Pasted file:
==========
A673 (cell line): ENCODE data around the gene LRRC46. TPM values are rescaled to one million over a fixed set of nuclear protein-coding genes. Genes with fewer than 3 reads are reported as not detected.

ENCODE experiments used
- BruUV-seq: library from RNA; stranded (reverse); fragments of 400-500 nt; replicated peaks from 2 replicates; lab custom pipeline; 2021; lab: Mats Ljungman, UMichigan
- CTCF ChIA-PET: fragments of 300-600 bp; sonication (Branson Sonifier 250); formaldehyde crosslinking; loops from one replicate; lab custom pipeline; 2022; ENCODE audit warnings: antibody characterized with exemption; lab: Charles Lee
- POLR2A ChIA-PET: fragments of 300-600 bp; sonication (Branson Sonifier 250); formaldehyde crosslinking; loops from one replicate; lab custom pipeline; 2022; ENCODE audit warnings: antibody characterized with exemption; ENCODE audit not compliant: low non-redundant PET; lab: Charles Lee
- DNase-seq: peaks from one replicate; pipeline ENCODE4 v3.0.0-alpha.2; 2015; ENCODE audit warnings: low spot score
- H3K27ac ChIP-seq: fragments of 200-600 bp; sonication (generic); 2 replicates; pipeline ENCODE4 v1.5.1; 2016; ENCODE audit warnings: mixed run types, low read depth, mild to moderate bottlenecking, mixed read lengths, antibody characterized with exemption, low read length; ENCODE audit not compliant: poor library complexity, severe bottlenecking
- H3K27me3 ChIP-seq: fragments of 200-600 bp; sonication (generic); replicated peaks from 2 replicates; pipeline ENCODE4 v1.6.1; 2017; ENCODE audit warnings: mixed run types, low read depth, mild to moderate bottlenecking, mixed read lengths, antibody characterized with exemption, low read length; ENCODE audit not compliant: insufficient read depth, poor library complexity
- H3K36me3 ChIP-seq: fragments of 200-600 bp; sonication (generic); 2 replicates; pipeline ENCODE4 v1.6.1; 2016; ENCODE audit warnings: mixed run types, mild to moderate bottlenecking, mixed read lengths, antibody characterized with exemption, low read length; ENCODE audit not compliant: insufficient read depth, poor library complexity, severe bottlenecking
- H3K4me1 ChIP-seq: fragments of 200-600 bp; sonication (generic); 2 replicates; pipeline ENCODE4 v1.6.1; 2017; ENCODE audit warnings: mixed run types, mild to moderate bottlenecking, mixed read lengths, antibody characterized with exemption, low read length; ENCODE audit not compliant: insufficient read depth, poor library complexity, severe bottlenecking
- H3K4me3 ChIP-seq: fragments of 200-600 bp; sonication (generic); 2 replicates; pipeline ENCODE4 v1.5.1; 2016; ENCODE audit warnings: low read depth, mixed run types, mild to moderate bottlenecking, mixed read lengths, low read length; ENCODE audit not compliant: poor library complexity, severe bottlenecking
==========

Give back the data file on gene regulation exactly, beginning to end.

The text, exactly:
A673 (cell line): ENCODE data around the gene LRRC46. TPM values are rescaled to one million over a fixed set of nuclear protein-coding genes. Genes with fewer than 3 reads are reported as not detected.

ENCODE experiments used
- BruUV-seq: library from RNA; stranded (reverse); fragments of 400-500 nt; replicated peaks from 2 replicates; lab custom pipeline; 2021; lab: Mats Ljungman, UMichigan
- CTCF ChIA-PET: fragments of 300-600 bp; sonication (Branson Sonifier 250); formaldehyde crosslinking; loops from one replicate; lab custom pipeline; 2022; ENCODE audit warnings: antibody characterized with exemption; lab: Charles Lee
- POLR2A ChIA-PET: fragments of 300-600 bp; sonication (Branson Sonifier 250); formaldehyde crosslinking; loops from one replicate; lab custom pipeline; 2022; ENCODE audit warnings: antibody characterized with exemption; ENCODE audit not compliant: low non-redundant PET; lab: Charles Lee
- DNase-seq: peaks from one replicate; pipeline ENCODE4 v3.0.0-alpha.2; 2015; ENCODE audit warnings: low spot score
- H3K27ac ChIP-seq: fragments of 200-600 bp; sonication (generic); 2 replicates; pipeline ENCODE4 v1.5.1; 2016; ENCODE audit warnings: mixed run types, low read depth, mild to moderate bottlenecking, mixed read lengths, antibody characterized with exemption, low read length; ENCODE audit not compliant: poor library complexity, severe bottlenecking
- H3K27me3 ChIP-seq: fragments of 200-600 bp; sonication (generic); replicated peaks from 2 replicates; pipeline ENCODE4 v1.6.1; 2017; ENCODE audit warnings: mixed run types, low read depth, mild to moderate bottlenecking, mixed read lengths, antibody characterized with exemption, low read length; ENCODE audit not compliant: insufficient read depth, poor library complexity
- H3K36me3 ChIP-seq: fragments of 200-600 bp; sonication (generic); 2 replicates; pipeline ENCODE4 v1.6.1; 2016; ENCODE audit warnings: mixed run types, mild to moderate bottlenecking, mixed read lengths, antibody characterized with exemption, low read length; ENCODE audit not compliant: insufficient read depth, poor library complexity, severe bottlenecking
- H3K4me1 ChIP-seq: fragments of 200-600 bp; sonication (generic); 2 replicates; pipeline ENCODE4 v1.6.1; 2017; ENCODE audit warnings: mixed run types, mild to moderate bottlenecking, mixed read lengths, antibody characterized with exemption, low read length; ENCODE audit not compliant: insufficient read depth, poor library complexity, severe bottlenecking
- H3K4me3 ChIP-seq: fragments of 200-600 bp; sonication (generic); 2 replicates; pipeline ENCODE4 v1.5.1; 2016; ENCODE audit warnings: low read depth, mixed run types, mild to moderate bottlenecking, mixed read lengths, low read length; ENCODE audit not compliant: poor library complexity, severe bottlenecking